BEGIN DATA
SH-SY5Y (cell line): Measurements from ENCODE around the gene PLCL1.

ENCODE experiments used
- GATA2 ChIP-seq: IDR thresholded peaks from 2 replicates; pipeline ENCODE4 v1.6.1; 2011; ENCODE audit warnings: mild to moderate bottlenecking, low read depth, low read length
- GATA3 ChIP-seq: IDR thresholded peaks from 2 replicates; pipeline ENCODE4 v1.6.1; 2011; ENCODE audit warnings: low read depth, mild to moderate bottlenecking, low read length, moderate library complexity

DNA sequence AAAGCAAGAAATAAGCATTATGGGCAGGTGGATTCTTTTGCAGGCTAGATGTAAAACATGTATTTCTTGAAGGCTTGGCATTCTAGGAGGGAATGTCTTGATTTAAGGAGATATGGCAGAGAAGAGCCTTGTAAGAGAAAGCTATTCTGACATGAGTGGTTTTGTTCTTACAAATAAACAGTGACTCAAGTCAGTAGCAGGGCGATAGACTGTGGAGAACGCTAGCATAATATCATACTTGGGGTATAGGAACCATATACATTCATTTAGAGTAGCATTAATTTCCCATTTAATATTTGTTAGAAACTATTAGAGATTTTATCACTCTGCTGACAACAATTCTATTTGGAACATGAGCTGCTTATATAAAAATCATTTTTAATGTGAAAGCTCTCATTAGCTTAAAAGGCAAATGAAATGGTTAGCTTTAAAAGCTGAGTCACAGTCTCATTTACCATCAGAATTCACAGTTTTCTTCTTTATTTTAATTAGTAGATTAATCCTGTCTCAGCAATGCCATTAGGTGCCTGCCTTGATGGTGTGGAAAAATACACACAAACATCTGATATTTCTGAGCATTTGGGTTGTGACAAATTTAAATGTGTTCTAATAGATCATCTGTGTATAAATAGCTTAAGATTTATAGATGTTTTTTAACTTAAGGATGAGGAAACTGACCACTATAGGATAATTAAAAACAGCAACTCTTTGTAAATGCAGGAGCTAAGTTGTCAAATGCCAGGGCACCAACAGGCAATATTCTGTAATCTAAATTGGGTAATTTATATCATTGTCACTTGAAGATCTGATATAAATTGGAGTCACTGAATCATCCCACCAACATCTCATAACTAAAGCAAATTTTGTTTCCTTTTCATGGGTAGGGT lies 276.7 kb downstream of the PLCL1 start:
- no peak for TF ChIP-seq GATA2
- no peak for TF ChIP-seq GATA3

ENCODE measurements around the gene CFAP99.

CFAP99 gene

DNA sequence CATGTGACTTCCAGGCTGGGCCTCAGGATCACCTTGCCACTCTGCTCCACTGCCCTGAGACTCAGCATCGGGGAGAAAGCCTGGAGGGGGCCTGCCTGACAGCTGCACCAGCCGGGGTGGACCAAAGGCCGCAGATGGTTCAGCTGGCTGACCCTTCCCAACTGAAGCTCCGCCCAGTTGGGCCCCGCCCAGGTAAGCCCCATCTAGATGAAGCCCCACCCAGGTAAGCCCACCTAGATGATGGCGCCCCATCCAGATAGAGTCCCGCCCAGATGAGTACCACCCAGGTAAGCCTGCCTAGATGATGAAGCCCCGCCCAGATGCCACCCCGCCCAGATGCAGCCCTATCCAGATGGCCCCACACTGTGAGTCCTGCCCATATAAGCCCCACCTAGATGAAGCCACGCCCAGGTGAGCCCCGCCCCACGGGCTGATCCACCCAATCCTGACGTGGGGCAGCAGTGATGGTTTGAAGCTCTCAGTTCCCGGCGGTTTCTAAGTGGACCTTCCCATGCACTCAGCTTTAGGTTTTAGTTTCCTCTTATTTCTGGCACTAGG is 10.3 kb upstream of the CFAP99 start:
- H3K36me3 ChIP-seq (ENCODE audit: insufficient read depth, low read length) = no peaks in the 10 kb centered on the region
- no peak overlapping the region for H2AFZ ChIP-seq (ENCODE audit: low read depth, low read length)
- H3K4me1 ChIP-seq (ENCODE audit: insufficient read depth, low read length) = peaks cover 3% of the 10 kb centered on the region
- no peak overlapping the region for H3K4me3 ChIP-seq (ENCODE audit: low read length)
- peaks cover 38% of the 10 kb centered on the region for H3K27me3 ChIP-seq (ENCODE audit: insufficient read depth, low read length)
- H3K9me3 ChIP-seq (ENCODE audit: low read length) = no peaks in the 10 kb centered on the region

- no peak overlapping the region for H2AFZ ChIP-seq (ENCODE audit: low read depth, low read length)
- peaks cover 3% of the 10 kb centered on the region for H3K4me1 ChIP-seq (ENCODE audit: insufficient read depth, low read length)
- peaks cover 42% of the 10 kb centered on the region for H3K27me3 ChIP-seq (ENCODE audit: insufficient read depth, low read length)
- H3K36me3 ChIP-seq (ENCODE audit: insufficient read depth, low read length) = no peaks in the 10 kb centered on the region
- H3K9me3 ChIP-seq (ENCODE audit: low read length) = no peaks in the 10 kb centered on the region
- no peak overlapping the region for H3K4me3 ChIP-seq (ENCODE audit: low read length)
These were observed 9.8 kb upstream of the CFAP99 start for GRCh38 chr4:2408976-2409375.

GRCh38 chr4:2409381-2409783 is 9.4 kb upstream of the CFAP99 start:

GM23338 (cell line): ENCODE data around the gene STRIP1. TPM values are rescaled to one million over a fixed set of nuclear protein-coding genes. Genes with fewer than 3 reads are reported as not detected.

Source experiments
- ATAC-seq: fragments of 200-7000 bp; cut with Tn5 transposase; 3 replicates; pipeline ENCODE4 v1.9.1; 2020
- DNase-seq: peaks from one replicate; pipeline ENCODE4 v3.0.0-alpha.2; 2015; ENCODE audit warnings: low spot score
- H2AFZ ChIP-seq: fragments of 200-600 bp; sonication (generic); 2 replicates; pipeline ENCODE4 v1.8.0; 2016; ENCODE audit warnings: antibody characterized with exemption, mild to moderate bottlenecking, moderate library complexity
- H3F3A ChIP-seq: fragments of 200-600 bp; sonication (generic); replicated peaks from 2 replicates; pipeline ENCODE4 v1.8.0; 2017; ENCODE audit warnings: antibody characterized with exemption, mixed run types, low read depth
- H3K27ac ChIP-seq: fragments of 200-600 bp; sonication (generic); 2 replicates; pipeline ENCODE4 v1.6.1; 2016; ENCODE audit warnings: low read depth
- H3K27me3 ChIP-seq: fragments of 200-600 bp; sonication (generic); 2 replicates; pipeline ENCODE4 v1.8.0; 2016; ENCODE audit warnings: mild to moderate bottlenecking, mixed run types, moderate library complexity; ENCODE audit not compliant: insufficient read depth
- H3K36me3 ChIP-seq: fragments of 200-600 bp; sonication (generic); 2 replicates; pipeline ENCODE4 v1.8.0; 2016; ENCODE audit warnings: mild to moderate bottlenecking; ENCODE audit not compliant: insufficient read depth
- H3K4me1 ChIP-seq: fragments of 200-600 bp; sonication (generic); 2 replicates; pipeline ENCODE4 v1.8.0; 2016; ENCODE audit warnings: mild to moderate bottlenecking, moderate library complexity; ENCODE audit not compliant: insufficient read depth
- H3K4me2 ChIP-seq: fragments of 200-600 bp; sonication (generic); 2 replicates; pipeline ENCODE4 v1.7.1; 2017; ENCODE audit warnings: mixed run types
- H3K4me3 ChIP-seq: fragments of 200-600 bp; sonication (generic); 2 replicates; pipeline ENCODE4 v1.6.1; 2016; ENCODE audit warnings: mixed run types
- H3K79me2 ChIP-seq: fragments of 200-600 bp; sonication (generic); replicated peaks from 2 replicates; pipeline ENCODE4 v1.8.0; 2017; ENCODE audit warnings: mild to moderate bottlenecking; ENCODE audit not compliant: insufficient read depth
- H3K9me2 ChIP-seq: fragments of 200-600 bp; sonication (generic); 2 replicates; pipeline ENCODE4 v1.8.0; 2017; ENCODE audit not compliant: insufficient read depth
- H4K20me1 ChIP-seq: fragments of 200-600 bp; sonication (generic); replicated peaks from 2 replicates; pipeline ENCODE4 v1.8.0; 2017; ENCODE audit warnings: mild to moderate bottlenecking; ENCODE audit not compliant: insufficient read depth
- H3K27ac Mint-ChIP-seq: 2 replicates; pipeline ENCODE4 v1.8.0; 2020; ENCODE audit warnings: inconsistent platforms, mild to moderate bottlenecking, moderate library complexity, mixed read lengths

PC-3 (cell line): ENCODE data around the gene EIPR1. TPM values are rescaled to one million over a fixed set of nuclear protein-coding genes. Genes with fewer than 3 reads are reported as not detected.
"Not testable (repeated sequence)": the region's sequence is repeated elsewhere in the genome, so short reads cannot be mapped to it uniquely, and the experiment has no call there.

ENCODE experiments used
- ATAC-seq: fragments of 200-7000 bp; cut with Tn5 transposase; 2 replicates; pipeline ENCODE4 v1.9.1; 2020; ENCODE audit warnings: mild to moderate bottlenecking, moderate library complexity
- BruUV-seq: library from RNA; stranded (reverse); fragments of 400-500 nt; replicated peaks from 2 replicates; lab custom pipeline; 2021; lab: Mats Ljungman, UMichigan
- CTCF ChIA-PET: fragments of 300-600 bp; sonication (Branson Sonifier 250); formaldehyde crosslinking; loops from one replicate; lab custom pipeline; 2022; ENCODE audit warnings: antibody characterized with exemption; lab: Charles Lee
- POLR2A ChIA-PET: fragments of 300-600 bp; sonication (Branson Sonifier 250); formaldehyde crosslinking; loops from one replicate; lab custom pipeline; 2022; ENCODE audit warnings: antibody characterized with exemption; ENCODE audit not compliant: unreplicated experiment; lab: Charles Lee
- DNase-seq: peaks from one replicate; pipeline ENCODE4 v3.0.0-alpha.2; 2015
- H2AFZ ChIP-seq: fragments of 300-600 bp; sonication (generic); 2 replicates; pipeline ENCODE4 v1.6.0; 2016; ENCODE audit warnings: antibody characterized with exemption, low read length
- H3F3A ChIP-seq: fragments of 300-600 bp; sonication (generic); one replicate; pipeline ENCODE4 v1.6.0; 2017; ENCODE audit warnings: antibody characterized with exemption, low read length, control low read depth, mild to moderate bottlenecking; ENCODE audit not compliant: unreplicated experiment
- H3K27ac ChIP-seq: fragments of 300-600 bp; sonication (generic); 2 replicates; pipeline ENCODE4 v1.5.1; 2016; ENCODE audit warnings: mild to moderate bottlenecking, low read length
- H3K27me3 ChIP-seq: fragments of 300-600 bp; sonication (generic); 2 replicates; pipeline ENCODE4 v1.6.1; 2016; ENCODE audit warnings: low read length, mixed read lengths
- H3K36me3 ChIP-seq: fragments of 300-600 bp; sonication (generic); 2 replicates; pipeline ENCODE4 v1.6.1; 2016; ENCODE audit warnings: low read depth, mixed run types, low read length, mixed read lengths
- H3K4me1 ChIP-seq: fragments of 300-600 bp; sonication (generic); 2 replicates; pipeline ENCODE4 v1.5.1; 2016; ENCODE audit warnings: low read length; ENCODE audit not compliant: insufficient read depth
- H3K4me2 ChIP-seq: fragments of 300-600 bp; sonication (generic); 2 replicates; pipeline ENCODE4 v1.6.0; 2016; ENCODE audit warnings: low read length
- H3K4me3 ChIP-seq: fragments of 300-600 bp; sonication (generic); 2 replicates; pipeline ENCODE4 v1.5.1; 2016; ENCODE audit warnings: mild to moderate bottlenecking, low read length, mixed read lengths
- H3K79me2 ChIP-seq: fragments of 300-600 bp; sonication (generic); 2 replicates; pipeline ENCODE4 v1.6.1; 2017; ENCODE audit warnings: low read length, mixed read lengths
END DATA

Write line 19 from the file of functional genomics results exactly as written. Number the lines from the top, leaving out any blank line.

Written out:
- peaks cover 42% of the 10 kb centered on the region for H3K27me3 ChIP-seq (ENCODE audit: insufficient read depth, low read length)